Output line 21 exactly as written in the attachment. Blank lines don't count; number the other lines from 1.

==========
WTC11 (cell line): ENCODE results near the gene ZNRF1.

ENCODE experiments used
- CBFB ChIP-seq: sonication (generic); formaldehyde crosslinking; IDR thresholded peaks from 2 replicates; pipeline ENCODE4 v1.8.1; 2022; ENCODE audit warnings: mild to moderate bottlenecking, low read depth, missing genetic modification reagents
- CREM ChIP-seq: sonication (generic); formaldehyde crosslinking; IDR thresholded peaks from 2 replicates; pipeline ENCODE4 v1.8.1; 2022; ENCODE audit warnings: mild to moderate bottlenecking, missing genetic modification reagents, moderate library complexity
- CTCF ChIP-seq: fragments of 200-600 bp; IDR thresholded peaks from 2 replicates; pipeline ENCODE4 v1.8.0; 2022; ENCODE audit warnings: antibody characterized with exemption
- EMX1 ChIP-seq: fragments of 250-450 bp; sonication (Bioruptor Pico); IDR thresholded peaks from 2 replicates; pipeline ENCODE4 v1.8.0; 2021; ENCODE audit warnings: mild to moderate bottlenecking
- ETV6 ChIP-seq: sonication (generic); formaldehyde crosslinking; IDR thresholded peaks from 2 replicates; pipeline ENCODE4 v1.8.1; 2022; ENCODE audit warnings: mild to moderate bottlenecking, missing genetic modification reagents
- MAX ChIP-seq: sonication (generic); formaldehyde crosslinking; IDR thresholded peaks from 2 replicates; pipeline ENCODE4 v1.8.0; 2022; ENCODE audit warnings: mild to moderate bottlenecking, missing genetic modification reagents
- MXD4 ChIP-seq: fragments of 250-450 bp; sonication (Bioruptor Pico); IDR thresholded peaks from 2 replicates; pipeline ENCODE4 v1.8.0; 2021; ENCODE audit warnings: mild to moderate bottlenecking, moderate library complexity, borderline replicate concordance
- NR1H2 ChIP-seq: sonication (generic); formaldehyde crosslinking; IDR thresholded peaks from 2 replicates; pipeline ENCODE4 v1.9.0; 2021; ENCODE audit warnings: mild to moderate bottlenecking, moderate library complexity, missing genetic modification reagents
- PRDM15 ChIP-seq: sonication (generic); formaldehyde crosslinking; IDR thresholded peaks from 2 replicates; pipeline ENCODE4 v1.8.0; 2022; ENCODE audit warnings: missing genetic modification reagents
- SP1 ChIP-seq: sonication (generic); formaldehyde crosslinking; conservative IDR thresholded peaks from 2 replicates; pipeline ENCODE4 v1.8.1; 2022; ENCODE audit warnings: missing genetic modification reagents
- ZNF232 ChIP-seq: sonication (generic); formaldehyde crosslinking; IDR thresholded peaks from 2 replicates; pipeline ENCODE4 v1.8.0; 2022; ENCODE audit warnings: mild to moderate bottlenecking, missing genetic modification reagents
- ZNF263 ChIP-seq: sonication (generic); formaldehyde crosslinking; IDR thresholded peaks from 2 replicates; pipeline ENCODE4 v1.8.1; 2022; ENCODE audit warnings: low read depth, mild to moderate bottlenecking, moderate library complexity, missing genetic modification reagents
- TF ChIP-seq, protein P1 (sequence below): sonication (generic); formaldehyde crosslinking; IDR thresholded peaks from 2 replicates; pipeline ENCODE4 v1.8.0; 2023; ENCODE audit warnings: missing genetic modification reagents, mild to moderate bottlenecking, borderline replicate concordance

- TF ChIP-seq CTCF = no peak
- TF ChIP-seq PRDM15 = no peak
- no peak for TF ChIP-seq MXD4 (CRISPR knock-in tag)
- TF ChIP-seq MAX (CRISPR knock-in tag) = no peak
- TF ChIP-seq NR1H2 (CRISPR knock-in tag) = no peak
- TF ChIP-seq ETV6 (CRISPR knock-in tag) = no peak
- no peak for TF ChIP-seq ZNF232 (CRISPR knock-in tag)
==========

- TF ChIP-seq ETV6 (CRISPR knock-in tag) = no peak